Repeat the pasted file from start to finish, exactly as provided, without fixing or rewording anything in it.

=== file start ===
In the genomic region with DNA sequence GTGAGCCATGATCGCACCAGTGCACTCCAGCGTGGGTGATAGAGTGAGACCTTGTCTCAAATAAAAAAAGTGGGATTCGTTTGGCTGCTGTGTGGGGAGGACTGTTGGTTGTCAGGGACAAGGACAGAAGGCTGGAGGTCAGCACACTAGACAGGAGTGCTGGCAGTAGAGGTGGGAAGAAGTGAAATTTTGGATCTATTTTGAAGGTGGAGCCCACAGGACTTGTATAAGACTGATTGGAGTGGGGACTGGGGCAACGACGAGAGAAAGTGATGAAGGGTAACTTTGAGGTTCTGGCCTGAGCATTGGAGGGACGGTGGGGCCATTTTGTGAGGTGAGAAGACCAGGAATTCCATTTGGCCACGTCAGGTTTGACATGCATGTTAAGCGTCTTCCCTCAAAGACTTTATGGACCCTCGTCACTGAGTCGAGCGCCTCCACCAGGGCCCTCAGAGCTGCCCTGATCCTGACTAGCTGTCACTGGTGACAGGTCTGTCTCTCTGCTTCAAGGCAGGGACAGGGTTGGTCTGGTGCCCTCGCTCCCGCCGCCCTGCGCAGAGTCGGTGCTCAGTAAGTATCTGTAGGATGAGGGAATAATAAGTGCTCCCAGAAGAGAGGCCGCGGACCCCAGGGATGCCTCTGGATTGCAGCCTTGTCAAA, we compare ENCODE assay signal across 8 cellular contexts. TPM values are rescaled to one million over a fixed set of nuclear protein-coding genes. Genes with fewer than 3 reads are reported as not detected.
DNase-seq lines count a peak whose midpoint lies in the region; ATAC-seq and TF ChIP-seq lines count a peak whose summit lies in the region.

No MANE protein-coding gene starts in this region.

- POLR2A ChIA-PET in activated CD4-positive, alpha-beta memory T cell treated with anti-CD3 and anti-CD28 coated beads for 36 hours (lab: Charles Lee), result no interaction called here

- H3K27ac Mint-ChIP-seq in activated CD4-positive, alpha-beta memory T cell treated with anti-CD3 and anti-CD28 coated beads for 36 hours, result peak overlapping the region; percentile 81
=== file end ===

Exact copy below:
In the genomic region with DNA sequence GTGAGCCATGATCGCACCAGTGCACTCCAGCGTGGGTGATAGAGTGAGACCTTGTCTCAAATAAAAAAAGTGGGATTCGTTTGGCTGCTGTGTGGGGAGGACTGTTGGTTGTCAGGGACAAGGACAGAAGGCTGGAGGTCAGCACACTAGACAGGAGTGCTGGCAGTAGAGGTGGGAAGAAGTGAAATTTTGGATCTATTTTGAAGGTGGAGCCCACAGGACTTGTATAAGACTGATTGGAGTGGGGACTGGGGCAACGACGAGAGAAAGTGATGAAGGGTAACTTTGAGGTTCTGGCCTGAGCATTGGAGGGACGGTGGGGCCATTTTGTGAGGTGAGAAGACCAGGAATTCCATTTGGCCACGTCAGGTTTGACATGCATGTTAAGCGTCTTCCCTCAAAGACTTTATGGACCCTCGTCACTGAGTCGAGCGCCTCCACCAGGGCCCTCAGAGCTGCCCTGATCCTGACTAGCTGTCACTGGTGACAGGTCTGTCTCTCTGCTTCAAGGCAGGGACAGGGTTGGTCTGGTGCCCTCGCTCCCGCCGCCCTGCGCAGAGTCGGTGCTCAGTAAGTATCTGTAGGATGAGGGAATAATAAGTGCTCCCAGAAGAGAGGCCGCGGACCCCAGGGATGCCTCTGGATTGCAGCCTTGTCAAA, we compare ENCODE assay signal across 8 cellular contexts. TPM values are rescaled to one million over a fixed set of nuclear protein-coding genes. Genes with fewer than 3 reads are reported as not detected.
DNase-seq lines count a peak whose midpoint lies in the region; ATAC-seq and TF ChIP-seq lines count a peak whose summit lies in the region.

No MANE protein-coding gene starts in this region.

- POLR2A ChIA-PET in activated CD4-positive, alpha-beta memory T cell treated with anti-CD3 and anti-CD28 coated beads for 36 hours (lab: Charles Lee), result no interaction called here

- H3K27ac Mint-ChIP-seq in activated CD4-positive, alpha-beta memory T cell treated with anti-CD3 and anti-CD28 coated beads for 36 hours, result peak overlapping the region; percentile 81